Falaknuma Das Movie Review: Vishwak Sen's debut directorial fails to strike a chord
It’s a sloppy ride where everything from characters to dialogues seems inconsistent and is lacking in nail-biting tension
Vishwak Sen, who played one of the leads in Ee Nagaraniki Emaindi, has turned director with Falaknuma Das, the Telugu remake of the Malayalam film, Angamaly Diaries. Set in old (Hyderabad) city backdrop, the film revolves around a fearless and short-tempered Das (Vishwak Sen) and his cronies, who as school goers idolise local goon, Shankar Bhai. Das grows up to become a leader and forms Falaknuma gang with an idea to take up any challenge under the sun. They pick up fights for petty issues, relish food, booze and are keen to run a mutton business. Things take an unexpected turn when Shankar Bhai is killed by his own people and the rest of the story is about how Das fights all odds to pursue his passion.
Director: Vishwak Sen
Cast: Vishwak Sen, Saloni Mishra, Harshita Gaur
Vishwak has chosen the perfect film for his directorial debut, one that is sensitive and has a genuine regional flavour. He has localised the original story by replacing the business of pork with mutton and used the Telangana dialect to perfection. But what surprises me is that there are no traces of the lucrative mutton business escalating violence between gangs in the city.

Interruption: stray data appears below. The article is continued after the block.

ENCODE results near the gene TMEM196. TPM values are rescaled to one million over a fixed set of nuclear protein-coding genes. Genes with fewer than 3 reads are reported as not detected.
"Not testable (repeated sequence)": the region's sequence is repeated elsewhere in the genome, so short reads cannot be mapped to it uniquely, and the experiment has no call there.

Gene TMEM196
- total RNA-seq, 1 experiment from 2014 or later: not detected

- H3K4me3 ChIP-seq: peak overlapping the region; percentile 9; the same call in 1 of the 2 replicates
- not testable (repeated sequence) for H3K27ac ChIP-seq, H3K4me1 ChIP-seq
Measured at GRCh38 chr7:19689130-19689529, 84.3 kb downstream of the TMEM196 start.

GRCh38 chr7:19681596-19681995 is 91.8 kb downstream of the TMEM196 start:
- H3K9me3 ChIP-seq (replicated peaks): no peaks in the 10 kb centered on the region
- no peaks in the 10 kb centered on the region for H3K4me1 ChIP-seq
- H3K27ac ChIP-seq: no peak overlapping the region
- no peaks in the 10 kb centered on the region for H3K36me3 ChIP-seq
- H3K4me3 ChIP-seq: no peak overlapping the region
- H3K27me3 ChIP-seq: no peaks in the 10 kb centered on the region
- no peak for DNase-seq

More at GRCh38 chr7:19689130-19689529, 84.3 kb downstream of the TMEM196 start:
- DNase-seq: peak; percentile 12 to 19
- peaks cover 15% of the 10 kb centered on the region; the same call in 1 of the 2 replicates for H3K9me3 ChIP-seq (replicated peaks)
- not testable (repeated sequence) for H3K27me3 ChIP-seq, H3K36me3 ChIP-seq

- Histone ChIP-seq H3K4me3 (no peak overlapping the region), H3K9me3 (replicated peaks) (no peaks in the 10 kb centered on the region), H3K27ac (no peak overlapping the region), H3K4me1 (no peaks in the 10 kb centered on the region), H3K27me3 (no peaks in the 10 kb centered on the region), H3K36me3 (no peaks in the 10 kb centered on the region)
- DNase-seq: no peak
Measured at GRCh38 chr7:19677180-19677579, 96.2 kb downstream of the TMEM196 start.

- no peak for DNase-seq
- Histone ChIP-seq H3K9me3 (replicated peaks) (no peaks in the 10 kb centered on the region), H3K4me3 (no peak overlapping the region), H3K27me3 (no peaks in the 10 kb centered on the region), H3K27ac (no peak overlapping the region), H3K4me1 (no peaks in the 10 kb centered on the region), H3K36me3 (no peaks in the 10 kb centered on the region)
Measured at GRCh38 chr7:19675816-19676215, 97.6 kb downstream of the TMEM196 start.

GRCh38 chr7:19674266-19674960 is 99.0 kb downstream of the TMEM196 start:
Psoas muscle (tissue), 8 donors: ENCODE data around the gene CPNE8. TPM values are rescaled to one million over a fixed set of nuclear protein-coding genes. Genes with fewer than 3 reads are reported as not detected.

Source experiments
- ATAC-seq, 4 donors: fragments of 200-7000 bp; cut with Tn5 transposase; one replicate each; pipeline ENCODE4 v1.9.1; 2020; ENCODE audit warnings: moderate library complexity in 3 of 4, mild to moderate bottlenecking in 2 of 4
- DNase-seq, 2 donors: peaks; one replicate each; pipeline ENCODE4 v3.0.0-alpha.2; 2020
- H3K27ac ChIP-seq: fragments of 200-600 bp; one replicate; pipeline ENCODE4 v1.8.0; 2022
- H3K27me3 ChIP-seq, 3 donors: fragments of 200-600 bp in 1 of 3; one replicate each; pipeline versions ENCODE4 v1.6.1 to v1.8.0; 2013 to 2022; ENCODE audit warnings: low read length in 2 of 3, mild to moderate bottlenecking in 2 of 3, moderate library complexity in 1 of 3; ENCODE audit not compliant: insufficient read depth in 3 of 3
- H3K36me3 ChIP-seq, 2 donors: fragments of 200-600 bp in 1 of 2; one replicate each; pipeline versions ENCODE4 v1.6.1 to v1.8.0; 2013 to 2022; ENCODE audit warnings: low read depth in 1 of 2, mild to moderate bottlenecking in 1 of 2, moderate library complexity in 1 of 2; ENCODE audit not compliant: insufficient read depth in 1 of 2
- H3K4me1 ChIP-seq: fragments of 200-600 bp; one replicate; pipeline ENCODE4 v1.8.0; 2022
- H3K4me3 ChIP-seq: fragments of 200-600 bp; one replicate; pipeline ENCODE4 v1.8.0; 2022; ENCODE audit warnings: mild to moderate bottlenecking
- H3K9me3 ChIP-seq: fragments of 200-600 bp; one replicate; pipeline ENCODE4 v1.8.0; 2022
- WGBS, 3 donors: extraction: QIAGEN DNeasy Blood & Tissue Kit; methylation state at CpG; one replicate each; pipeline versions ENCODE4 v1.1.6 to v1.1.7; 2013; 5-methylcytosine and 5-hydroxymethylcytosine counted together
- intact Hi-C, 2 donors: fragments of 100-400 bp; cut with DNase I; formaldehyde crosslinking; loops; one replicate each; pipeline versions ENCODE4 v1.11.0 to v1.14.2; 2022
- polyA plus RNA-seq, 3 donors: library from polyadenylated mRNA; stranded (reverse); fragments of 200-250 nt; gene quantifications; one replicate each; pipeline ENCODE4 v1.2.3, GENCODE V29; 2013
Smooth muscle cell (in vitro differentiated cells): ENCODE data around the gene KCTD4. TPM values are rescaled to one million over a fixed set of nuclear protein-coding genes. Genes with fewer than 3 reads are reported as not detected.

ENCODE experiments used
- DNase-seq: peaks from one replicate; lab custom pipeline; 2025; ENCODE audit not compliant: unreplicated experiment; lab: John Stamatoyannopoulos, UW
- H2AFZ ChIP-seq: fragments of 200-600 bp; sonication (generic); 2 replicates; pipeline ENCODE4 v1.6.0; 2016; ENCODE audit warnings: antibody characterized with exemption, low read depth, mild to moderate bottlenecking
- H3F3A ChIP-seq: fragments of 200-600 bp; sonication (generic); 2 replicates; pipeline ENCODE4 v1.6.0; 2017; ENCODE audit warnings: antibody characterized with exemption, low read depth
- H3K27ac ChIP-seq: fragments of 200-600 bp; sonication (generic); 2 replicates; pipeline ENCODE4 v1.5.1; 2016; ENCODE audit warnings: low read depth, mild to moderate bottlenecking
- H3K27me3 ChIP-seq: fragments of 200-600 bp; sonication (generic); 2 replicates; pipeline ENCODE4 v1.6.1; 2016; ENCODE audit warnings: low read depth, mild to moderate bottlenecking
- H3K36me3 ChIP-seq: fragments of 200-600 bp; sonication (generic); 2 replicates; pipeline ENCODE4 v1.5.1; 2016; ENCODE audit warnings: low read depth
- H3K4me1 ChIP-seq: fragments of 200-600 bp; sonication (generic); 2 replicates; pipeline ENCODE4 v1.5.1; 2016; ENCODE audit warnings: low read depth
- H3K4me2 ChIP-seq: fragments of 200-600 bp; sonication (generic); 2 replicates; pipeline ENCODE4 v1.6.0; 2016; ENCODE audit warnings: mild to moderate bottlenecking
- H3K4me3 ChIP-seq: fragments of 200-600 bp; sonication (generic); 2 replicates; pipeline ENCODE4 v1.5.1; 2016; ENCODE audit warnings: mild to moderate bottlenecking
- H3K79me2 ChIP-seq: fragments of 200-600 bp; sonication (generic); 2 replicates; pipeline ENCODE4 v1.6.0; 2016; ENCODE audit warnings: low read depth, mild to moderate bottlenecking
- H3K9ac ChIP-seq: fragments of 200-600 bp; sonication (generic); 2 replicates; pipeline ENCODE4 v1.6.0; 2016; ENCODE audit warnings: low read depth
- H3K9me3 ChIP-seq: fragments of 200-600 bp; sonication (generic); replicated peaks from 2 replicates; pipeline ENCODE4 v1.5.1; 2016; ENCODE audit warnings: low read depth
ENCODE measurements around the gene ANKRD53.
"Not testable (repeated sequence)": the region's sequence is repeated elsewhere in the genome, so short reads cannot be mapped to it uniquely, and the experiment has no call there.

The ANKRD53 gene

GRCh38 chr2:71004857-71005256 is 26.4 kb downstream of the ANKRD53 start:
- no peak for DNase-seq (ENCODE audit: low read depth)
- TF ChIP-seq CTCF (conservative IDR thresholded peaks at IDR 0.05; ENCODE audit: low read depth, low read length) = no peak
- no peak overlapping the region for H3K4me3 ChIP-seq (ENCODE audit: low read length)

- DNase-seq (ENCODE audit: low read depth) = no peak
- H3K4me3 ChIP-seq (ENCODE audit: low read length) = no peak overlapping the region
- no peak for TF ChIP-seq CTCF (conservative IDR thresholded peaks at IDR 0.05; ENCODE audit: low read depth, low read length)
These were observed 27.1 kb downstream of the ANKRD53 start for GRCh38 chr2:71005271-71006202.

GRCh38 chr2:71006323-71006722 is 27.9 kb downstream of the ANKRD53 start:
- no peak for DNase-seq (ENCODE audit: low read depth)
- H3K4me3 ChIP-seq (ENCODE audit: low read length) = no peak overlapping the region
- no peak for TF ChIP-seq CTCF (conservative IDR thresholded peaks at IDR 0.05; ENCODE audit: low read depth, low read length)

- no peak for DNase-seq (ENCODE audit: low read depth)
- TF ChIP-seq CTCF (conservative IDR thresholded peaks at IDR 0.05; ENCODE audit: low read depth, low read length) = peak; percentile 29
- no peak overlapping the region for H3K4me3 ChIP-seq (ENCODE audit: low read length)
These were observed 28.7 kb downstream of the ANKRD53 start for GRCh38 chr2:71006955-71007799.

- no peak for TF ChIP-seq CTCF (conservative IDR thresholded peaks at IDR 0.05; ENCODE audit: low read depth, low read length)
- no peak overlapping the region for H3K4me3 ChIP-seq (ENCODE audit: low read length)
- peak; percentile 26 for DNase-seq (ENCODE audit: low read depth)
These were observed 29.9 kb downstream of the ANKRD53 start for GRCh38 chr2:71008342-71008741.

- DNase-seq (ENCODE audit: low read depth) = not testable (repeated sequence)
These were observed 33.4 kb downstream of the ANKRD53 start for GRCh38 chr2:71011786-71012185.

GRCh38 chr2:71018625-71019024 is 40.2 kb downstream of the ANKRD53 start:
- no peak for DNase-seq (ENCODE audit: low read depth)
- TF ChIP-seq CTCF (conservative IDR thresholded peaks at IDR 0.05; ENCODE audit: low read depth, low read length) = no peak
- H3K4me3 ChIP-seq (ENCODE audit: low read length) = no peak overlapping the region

Remakes are notorious for not doing justice to the original. Angamaly Diaries touched all the right chords because it was executed convincingly. Its premise was relevant and one felt connected with its characters. I did not expect Falaknuma Das to improve upon that. But it fails to even match the original because it lacks soul. It’s a sloppy ride where everything from characters to dialogues seems inconsistent and is lacking in nail-biting tension. The narration doesn’t keep our interest in the drama alive. There's no visual flair to the storytelling and the film has too many glaring flaws. The second half especially gets too boring and all we're left with is the feeling of having had some flavourless and aromaless mutton biryani.
Vishwak, who looked promising in Ee Nagaraniki Emaindi and Vellipomakey, hasn’t lived up to the expectations, both as an actor and as a director. However, Tharun Bhascker, who made his acting debut with Mahanati, impresses as a cop. As does Uttej, who springs a surprise with his performance, and is an asset to this otherwise insipid film.
While Vivek Sagar's music and background score match the narrative and are adequate, it is Vidya Sagar's camera work that stays true to the film’s premise. Deserving particular praise is his magnificent use of lighting and colour, which breathtakingly captures the old city's gorgeous topography in all its splendour. If only the film had lived up to the potential of its cinematography. But alas! Falaknuma Das fails to touch our heart and doesn’t offer anything new to write home about.